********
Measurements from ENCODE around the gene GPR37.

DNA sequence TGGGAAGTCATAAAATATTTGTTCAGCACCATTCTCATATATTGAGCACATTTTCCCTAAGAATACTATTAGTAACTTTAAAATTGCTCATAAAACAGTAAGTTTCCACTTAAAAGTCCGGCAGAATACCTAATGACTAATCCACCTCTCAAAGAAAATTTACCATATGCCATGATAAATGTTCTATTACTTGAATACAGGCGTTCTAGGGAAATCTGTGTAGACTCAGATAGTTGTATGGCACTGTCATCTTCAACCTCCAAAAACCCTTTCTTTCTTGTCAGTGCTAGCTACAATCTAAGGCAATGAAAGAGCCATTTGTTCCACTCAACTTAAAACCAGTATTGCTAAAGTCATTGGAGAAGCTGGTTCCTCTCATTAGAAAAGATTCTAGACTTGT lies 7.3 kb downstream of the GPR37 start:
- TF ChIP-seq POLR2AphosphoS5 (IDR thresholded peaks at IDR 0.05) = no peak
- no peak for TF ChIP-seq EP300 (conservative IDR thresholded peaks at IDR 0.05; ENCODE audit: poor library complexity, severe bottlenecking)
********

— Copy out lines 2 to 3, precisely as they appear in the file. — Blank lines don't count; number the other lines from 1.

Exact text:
DNA sequence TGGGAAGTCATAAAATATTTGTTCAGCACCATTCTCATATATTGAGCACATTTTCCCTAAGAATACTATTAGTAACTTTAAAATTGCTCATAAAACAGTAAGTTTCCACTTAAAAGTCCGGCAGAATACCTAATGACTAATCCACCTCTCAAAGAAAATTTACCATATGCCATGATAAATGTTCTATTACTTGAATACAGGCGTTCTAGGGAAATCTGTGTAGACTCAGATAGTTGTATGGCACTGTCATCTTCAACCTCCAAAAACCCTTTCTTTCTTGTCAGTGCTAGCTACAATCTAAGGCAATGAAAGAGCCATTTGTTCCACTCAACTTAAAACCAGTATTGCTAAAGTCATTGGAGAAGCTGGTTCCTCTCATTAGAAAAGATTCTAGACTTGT lies 7.3 kb downstream of the GPR37 start:
- TF ChIP-seq POLR2AphosphoS5 (IDR thresholded peaks at IDR 0.05) = no peak